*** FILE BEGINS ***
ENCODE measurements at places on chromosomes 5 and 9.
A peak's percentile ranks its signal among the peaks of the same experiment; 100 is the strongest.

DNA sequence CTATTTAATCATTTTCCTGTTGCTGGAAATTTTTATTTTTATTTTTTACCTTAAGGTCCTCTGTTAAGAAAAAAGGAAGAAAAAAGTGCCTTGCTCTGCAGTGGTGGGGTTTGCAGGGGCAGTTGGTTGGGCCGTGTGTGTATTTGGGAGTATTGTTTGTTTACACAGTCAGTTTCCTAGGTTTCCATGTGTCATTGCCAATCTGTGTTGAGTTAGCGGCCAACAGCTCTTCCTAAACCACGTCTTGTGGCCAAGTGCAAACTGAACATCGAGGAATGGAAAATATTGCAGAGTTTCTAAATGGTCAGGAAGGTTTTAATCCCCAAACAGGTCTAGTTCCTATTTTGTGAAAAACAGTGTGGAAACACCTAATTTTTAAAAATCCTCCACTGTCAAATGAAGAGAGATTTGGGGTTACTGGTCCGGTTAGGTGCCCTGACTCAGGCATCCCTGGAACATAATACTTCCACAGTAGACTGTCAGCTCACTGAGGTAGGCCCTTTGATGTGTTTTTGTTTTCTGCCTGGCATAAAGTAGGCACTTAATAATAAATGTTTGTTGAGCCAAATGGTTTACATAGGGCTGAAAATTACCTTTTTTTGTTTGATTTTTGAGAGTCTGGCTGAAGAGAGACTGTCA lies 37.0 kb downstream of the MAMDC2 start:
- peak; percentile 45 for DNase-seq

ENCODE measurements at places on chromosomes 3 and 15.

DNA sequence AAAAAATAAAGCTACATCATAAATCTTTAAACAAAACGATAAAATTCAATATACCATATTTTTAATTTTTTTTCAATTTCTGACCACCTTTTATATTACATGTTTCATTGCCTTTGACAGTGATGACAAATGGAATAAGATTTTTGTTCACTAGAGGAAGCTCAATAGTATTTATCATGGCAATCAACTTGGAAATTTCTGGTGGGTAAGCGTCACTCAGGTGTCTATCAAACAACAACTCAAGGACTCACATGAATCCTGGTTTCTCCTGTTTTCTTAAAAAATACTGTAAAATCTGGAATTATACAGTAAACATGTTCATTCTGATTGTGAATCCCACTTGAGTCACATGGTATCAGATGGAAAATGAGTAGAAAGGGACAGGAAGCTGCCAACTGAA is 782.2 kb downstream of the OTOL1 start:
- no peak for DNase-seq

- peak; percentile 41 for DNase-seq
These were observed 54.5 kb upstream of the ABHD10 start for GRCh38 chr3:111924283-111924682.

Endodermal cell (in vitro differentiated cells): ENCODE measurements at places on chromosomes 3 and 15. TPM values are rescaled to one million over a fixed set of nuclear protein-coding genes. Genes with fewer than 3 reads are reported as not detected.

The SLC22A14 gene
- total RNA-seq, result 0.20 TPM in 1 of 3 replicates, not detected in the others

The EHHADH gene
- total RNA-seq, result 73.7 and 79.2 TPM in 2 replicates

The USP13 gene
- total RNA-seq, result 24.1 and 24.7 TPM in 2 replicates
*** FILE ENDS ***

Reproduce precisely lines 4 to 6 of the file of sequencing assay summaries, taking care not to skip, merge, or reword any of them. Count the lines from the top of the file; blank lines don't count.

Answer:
- peak; percentile 45 for DNase-seq

ENCODE measurements at places on chromosomes 3 and 15.

DNA sequence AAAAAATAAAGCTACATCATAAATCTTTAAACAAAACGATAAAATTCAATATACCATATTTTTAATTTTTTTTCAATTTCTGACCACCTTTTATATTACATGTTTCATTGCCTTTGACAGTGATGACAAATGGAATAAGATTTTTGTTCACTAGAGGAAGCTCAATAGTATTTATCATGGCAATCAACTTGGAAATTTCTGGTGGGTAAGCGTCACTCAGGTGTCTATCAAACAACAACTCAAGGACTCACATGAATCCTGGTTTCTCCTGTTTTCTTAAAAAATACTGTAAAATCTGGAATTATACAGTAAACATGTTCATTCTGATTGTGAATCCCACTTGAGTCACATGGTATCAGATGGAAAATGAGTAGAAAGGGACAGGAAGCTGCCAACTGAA is 782.2 kb downstream of the OTOL1 start: